If you drive past our Whitehorse facility this week, you may notice some activity going on near our diesel plant and substation. A trailer will arrive on site with four transformers that will be offloaded and connected to the substation. At the same time, four diesel generators of two megawatts each will arrive in Whitehorse and will be stored at a local business off site. This equipment is being brought to Whitehorse as insurance against the very unlikely event that we have an extended winter power outage and lose access to our largest source of generation, our Aishihik plant. We don’t have any reason to believe there will be such an event, but we must be ready for one just in case. Our 2016 Resource Plan identified that should we lose access to Aishihik during the winter months, we may not be able to produce enough electricity to meet demand at peak times. Having access to these four portable diesel generators should we need them insures that we can continue to provide reliable service this winter even in an emergency. This is a short term measure. We are working with our parent the Yukon Development Corporation and the Yukon government to find more permanent solutions to addressing the capacity gap. However as you know, energy projects take time, and we wanted to have a temporary solution in place until new capacity can be added to our system.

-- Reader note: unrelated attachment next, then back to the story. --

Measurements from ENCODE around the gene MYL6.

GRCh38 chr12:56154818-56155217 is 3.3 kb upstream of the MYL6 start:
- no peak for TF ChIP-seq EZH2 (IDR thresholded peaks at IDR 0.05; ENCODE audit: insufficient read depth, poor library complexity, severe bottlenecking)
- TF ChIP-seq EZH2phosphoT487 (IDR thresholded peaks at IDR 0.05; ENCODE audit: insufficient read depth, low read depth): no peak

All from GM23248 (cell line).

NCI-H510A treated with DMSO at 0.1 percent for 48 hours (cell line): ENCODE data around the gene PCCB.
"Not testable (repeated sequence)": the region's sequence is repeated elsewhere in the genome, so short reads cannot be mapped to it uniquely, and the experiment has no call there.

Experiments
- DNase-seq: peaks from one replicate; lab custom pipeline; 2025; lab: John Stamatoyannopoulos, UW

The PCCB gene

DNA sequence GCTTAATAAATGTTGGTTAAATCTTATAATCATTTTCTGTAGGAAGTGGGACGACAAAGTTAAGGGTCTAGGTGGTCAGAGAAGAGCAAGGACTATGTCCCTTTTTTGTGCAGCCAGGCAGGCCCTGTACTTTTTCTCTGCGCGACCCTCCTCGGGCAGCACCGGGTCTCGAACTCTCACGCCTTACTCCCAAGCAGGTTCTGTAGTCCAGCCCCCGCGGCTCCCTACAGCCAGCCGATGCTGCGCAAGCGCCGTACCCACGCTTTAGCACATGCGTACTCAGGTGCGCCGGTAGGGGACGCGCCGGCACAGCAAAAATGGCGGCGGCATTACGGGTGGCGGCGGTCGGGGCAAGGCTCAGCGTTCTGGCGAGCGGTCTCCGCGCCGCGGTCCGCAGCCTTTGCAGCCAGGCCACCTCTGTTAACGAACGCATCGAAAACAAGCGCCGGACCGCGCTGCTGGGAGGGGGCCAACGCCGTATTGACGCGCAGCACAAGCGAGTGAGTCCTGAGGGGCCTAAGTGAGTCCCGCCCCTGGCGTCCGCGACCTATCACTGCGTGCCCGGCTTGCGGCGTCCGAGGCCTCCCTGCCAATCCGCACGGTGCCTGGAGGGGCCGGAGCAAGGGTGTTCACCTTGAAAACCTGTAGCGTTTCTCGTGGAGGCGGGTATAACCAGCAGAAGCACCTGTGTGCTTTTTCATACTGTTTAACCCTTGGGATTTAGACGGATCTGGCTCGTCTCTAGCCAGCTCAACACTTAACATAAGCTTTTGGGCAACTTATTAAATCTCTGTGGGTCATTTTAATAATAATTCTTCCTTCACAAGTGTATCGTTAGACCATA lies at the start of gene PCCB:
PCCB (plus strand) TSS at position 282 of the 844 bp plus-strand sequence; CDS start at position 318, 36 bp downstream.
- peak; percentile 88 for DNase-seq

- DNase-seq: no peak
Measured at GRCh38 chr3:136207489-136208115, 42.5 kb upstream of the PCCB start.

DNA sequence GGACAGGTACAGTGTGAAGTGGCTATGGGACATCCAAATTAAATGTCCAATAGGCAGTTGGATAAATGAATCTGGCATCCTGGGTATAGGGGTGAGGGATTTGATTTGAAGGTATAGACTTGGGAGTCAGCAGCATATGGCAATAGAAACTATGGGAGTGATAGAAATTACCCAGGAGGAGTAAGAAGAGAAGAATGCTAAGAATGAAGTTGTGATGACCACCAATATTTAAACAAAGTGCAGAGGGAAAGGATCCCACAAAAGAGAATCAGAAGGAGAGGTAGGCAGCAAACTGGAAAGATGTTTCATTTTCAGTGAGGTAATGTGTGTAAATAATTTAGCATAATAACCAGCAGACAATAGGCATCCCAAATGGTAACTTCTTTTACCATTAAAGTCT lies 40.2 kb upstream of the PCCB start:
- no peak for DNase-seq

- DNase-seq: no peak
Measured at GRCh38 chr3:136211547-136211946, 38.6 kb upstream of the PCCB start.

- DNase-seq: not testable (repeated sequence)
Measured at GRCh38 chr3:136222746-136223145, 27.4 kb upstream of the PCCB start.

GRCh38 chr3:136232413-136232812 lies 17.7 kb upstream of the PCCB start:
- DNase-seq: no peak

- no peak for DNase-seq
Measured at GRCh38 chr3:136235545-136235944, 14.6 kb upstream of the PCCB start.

Yukon Energy and Victoria Gold have signed an agreement for the supply of grid power to Victoria Gold’s Eagle Gold Mine near Mayo. The agreement was signed on Nov. 10th and submitted to the Yukon Utilities Board (YUB) for review the same day (last Friday). The signing of this Power Purchase Agreement (PPA) is a key step towards the connection of the mine to our grid. However Victoria Gold must complete a final round of financing to move on to the next phase of construction next spring. If the Utilities Board approves the PPA, power sales to Eagle Mine would contribute $100-million or more in additional revenues to Yukon Energy over the expected ten year mine life. This new revenue will benefit all electrical consumers in the territory, and will result in a 1-2 percent reduction in rates for other electricity customers. The agreement commits Victoria Gold to covering the full costs of connecting to Yukon Energy’s main line. As well, the mine will pay most of the costs of a new substation, it will cover YEC’s expenses to negotiate the PPA, and it will pay the costs to make system improvements that will benefit all on-grid Yukon communities. The value of Victoria Gold’s investment in the substation, system improvements, and Yukon Energy’s costs totals more than $11-million. The mine will connect initially to the existing Stewart to Keno City transmission line, which can meet the majority of Victoria Gold’s power needs for the first one to two years of its operation. However, the existing line is at end of life and must be replaced as soon as possible. Yukon Energy is continuing to work with the Yukon Development Corporation and the Yukon government to secure funding for a new transmission line. The First Nation of Na-Cho Nyak Dun (NND) has indicated its support for both the Eagle Gold Mine and an upgrade to the Stewart to Keno City transmission line. Yukon Energy is working with NND to reach a project agreement for the prospective line. The Eagle Gold Mine expects to go into production in by mid-2019. Its load requirements would be highest during the summer months, when we have surplus renewable energy. The mine’s operations would slow down in December, January, and February and its requirements for electricity would drop to about half of its summer needs. If Victoria Gold is connected to the grid, Yukon Energy will meet their load with a mix of hydro and thermal resources (most of the thermal will be LNG). The amount of thermal will reduce once more new renewable generation can be added to the system. This emphasizes the need to proceed with renewable projects identified in our 2016 Resource Plan. However a grid connection saves up to 53,000 tonnes per year of greenhouse gas emissions when compared to the mine self-generating using diesel. A copy of the full application submitted to the YUB can be found at the bottom of this page.